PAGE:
—Stanley Kauffmann, The New Republic

“There’s something depressing about seeing all these impressive cinematic gifts and all this extraordinary technological skills lavished on such puerile materials. Perhaps more important is what this seems to accomplish: the canonization of comic book culture which in turn becomes the triumph of the standardized, the simplistic, mass-produced commercial artifacts of our time. It’s the triumph of camp—that sentiment which takes delight in the awful simply because it’s awful. We enjoyed such stuff as children, but one would think there would come a time when we might put away childish things.”

—Joy Gould Boyum, The Wall Street Journal

Star Wars … is the most elaborate, most expensive, most beautiful movie serial ever made. It’s both an apotheosis of Flash Gordon serials and a witty critique that makes associations with a variety of literature that is nothing if not eclectic: Quo Vadis?, Buck Rogers, Ivanhoe, Superman, The Wizard of Oz, The Gospel According to St. Matthew, the legend of King Arthur and the knights of the Round Table … The way definitely not to approach Star Wars, though, is to expect a film of cosmic implications or to footnote it with so many references that one anticipates it as if it were a literary duty. It’s fun and funny.”

—Vincent Canby, The New York Times

"Viewed dispassionately—and of course that’s desperately difficult at this point in time—Star Wars is not an improvement on Mr Lucas’ previous work, except in box-office terms. It isn’t the best film of the year, it isn’t the best science fiction ever to be translated to the screen, it isn’t a number of other things either that sweating critics have tried to turn it into when faced with finding some plausible explanation for its huge and slightly sinister success considering a contracting market. But it is, on the other hand, enormous and exhilarating fun for those who are prepared to settle down in their seats and let it all wash over them.”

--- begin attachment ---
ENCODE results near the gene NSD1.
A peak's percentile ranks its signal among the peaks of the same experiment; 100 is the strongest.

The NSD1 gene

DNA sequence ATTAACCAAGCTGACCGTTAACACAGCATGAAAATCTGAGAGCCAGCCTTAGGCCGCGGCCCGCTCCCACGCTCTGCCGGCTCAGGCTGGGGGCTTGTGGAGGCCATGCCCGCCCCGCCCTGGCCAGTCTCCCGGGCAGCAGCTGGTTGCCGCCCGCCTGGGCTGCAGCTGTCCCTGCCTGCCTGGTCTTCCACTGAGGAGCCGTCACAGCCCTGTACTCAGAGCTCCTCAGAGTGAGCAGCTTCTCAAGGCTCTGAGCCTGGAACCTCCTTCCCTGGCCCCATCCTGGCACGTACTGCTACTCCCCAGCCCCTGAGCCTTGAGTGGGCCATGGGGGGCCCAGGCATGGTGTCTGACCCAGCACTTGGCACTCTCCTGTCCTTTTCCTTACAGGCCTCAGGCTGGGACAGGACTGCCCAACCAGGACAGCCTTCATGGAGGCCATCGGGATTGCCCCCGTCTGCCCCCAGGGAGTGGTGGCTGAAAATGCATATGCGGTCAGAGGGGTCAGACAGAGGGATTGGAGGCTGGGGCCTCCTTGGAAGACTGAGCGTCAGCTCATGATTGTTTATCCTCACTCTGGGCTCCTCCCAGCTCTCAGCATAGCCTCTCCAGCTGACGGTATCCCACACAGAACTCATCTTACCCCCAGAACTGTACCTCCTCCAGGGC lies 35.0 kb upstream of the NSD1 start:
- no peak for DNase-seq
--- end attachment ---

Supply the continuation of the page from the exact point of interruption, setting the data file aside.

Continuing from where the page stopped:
—Derek Malcolm, The Guardian

“Strip Star Wars of its often striking images and its high-falutin scientific jargon, and you get a story, characters, and dialogue of overwhelming banality, without even a ‘future’ cast to them. Human beings, anthropoids, or robots, you could probably find them all, more or less like that, in downtown Los Angeles today. Certainly the mentality and values of the movie can be duplicated in third-rate non-science fiction of any place or period. O dull new world!”

—John Simon, New York Magazine

"Star Wars is somewhat grounded by a malfunctioning script and hopelessly infantile dialogue, but from a technical standpoint, it is an absolutely breathtaking achievement. The special effects experts who put Lucas' far-out fantasies on film—everything from a gigantic galactic war machine to a stunningly spectacular World War II imitation dogfight—are Oscar-worthy wizards of the first order. And, for his own part, Lucas displays an incredibly fertile imagination—an almost Fellini-like fascination with bizarre creatures.”

—Kathleen Carroll, New York Daily News